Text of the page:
In his Cairo interview, Mashhadani said that it would be relatively easy to pass a resolution in parliament calling for a withdrawal of U.S. troops, maintaining that there was a consensus on this matter within the Iraqi legislature. Everyone, he said, "want[s] to put an end to the U.S. occupation." He said he thought a committee should be established to pursue the issue, but cautioned, "The committee should also study the negative and positive issues so that the U.S. withdrawal from Iraq would not lead to anarchy."

Then, earlier this month, during a visit to Damascus, Mashhadani made his "blue jinn" comment and blamed the United States for the collapse of Iraqi security. "The occupation is the first and last cause of the problem. It has overthrown the [former] regime without a plan, it has suppressed the state with no reason, it has led to the resistance and it has infiltrated it, it has brought al-Qaida to Iraq." He charged that U.S. troops were behind some of the terrorist attacks in Iraq and described today's Iraq as "Americastan."

The brevity of Mashhadani's run as speaker would seem, on its face, to have something to do with all this anti-American invective. Perhaps Bush and U.S. House Speaker Denny Hastert -- who met and bonded with his Iraqi counterpart during that same June trip -- had some second thoughts about their praise of Mashhadani. No doubt the mammoth U.S. embassy in Baghdad has been working behind the scenes to remove this embarrassment from his influential post in government.

American pique, however, will not be the deciding factor in Mashhadani's ouster. If the parliament boots him on Sept. 1, it will be because of his conflicts with Shiite cleric and politician Abdul Aziz al-Hakim, the leader of the largest bloc in parliament. Al-Hakim envies the regional confederacy that the Kurds have established in the north and wants the Shiites of south Iraq to meld their provinces into a super-province that would dominate Iraq. Mashhadani opposes this plan. He fears that the Shiites will monopolize Iraq's petroleum and minerals, most of which lie in the south. Sunni Arabs do not have much in the way of resources, and so cannot simply form their own region in response.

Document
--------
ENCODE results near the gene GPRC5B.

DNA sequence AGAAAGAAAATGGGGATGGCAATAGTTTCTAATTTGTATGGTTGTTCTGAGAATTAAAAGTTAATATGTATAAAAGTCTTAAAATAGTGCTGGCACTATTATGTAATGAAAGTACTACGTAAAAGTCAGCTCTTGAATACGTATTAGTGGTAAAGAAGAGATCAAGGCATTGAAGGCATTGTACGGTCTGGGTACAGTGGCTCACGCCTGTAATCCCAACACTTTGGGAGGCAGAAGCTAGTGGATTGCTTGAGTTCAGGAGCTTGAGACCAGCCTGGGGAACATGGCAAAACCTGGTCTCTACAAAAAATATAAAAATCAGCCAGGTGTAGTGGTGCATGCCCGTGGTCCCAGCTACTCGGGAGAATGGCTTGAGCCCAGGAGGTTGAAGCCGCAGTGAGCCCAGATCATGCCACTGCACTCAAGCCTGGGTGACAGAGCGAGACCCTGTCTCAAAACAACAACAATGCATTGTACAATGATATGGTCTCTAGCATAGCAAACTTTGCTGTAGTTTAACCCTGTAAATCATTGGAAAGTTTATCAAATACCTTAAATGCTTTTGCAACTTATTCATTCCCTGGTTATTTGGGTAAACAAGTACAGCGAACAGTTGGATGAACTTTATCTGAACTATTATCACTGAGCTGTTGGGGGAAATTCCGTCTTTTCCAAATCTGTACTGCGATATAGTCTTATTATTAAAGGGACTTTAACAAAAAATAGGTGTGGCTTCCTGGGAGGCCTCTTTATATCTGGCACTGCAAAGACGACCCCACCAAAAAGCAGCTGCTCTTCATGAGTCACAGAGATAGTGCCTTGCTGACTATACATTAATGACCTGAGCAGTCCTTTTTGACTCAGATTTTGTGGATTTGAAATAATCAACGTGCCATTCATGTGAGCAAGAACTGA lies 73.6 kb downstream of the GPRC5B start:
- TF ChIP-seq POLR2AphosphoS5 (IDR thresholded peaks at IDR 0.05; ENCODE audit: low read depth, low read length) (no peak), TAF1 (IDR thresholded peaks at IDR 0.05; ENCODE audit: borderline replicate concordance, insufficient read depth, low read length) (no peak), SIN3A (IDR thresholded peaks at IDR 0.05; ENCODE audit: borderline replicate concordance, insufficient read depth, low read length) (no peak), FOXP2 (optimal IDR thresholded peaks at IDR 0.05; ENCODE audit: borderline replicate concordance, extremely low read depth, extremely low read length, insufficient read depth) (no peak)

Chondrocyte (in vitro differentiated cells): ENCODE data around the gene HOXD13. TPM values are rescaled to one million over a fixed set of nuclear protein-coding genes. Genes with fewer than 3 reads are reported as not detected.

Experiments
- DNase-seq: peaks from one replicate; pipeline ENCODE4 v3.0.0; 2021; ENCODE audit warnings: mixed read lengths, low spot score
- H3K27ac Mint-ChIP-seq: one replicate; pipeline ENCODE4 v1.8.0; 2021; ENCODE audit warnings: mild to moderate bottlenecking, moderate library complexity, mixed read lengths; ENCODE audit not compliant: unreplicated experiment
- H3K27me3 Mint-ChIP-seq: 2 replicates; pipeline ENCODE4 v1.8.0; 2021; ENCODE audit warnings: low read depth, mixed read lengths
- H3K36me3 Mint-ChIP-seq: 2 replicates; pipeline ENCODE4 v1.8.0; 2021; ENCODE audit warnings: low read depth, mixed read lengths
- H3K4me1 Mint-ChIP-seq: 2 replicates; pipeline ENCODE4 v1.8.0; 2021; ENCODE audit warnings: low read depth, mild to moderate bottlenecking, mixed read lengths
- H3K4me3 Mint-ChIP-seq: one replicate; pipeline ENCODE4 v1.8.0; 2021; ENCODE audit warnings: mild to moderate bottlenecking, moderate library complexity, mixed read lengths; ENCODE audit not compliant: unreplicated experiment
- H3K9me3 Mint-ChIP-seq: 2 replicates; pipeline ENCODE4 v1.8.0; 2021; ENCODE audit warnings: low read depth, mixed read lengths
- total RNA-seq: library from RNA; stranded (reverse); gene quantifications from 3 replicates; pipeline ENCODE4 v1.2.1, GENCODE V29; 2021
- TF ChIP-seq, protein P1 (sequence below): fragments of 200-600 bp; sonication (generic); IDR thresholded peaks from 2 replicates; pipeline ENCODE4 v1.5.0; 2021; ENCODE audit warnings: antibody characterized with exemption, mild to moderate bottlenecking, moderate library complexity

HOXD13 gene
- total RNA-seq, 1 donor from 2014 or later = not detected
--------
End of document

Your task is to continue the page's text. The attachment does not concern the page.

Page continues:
The promise of Bush's scenario, in which Sunni Arabs join the political system and play a positive role in parliament, has not worked out as he envisaged. The Sunni Arab guerrilla movement goes on blowing things up. The Sunni speaker of the house turns out to have an Mel Gibson-esque obsession with Jewish plots. Instead of a dialogue over Sunni Arab aspirations for a united, centralized Iraq, and Shiite desires to devolve power on provincial confederacies, we are seeing hardball played in the Iraqi parliament. There will be no such dialogue. The inability of the Iraqi parliament to tolerate Mashhadani bodes ill for the prospects of reconciliation among Kurds, Shiites and Sunni Arabs. The speaker's job, after all, is reserved for a Sunni -- and all the Sunni parliamentarians agree with Mashhadani in rejecting the Shiite super-province plan. If Mashhadani goes, his successor will probably be a lot like him.

By Juan Cole

Juan Cole is collegiate professor of history at the University of Michigan. He runs a news and commentary webzine on U.S. foreign policy and progressive politics, Informed Comment. His new book, Muhammad: Prophet of Peace Amid the Clash of Empires (Nation Books), has just been published.